FILM REVIEW THE AMAZING SPIDERMAN 2012
It seems both brave and reckless to reboot a popular movie franchise like Spiderman so soon after the Sam Raimi trilogy starring the excellent Toby McGuire. Fans wanted a story taking up where the series left off, and not a reworking of Spiderman’s origin story.
Marc Webb directs a reboot of the origin and to be fair, he does it very well. Most of the success is down to the casting. Andrew Garfierld is a much moodier and shy Peter Parker before his radioactive spider bite. His relationship with his Aunt May (Sally field playing her more like Clark Kent’s mum than the usual Miss Marple figure) and Martin Sheen’s doomed Uncle Ben.
The film runs close to parody of the previous three films with homely speeches on responsibility and power. Where it differs is in making a mystery of why parker was dumped on his aunt and uncle by his vanished parents. The mystery is unsolved by the end of the movie but links to their research with a geneticist, Dr Curt Connors, (Rhys Ifans) destined to become the powerful gigantic Lizard. It is during attempts to bond with Connors that Parker gets bitten by a spider and develops its powers.
Much of the movie is then centred on the conflict between the two mutated men.
Parker’s love interest is Gwen Stacy, (Emma Stone), complicated by her father, a police chief, being convinced that Spiderman is a menacing vigilante. Dennis Leary is very good as the confused cop / father.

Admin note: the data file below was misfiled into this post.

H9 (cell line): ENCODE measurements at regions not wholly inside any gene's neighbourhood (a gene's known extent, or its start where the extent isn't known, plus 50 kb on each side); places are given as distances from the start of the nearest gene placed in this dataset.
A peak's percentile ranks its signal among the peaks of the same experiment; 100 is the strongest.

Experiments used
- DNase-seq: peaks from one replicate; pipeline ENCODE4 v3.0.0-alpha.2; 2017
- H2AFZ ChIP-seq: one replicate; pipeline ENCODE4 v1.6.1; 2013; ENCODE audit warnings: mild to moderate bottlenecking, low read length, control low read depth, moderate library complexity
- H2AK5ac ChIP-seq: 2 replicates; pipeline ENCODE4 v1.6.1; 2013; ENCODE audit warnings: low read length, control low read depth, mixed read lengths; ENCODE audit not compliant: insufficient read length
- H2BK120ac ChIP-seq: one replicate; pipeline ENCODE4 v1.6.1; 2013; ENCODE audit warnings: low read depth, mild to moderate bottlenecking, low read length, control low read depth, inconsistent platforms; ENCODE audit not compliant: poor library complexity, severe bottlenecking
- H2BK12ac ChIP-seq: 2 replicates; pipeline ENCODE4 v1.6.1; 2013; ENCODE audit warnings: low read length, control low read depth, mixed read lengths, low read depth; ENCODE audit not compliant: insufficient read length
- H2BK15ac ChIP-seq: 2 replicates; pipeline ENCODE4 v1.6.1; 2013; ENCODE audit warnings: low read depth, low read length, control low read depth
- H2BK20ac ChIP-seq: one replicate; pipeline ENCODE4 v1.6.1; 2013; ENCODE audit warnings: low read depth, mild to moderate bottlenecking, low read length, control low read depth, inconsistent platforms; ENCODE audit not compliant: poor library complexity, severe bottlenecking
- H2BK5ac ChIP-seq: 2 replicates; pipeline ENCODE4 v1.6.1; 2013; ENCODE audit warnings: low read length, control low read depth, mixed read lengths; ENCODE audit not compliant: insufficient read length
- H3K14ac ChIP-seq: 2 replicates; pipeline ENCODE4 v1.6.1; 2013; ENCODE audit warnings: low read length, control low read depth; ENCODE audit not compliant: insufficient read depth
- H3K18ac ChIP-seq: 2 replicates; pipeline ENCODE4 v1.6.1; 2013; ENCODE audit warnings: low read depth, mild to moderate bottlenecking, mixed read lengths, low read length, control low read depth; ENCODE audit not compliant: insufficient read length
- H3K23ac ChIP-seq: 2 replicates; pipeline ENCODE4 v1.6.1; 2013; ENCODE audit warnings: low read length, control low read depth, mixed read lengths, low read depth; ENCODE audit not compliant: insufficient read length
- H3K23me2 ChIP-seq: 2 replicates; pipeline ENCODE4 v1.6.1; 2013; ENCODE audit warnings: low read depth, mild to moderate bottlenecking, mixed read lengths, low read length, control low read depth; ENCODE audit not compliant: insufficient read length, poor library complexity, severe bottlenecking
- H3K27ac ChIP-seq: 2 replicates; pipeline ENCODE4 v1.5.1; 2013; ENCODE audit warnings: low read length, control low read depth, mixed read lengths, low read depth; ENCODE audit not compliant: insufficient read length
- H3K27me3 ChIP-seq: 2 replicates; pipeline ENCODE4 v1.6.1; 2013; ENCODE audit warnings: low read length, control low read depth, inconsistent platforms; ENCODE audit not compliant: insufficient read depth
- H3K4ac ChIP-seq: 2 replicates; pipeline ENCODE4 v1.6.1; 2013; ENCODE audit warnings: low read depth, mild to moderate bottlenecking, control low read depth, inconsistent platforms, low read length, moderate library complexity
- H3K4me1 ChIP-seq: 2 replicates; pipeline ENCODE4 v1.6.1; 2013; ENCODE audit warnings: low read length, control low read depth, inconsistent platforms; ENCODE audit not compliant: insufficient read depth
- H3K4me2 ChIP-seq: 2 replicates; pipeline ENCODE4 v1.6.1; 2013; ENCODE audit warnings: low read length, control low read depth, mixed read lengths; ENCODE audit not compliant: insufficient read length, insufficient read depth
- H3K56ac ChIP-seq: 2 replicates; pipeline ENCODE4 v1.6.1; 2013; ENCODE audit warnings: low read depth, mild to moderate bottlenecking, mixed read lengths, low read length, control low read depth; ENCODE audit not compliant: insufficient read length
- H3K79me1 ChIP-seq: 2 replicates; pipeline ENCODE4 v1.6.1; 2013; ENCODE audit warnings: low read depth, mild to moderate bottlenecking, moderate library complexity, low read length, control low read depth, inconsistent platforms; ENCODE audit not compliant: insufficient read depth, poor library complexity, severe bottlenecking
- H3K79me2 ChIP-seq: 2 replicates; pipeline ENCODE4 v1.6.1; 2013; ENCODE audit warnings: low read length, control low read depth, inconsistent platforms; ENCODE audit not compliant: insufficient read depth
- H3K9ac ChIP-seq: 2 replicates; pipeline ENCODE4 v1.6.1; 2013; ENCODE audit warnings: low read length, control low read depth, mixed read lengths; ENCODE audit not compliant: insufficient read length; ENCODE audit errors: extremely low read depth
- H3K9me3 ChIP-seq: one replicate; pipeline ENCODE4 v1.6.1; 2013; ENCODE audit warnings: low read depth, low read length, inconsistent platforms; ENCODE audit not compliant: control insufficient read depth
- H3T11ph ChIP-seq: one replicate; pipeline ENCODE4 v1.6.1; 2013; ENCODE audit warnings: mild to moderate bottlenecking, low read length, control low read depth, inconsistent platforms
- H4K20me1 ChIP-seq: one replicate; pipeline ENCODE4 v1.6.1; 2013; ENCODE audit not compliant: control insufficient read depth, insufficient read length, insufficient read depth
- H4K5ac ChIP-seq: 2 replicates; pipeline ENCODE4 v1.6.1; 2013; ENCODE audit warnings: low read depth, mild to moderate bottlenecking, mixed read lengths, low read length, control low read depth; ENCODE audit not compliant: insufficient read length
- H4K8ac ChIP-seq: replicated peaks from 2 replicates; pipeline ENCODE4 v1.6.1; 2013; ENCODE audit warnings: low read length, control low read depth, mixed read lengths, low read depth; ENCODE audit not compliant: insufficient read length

Two of the more familiar characters from the comics get no mention – Mary-Jane Watson and J-Jonah Jameson. Norman Osbourne is referenced but never seen.
The film cuts neatly to its main action sequences, avoiding long montage web-spinning sequences. What there is looks impressive and the Spiderman outfit is very well presented.
Some action sequences move too quickly to follow easily and people coated in webbing seem to get free of it easily seconds later.
The fight on a bridge over the Hudson is very odd. Spiderman saves various cars and their motorists from being thrown into the river by the rampaging Lizard by using his web to hold them dangling over the sides of the bridge. Though he saves one child from burning / drowning in a dangling car, he leaves the other vehicles and occupants to fend for themselves.
The obligatory Stan Lee cameo may be the daftest yet in any Marvel film. As hero and villain trash the school library in their fight, Lee, as the librarian, is too absorbed in music on his headphones to notice the chaos right behind him.
There are some good set pieces, notably Spiderman using his web as a series of motion detecting touch wires to tell where the Lizard is. The crane drivers setting their cranes in a line to give Spiderman easy access to the Lizard at OsCorp is touching.
My favourite moments involve the three-legged mice, named Fred and Wilma after the Flintstones. Connor sees them growing their lost legs as a cue to try to regenerate his own missing arm. Parker later notices Fred grown to twice the size of a mouse, eating Wilma. The Flintstones will never look the same again.
Intriguing and well handled. It will be interesting to see where the second movie takes all this.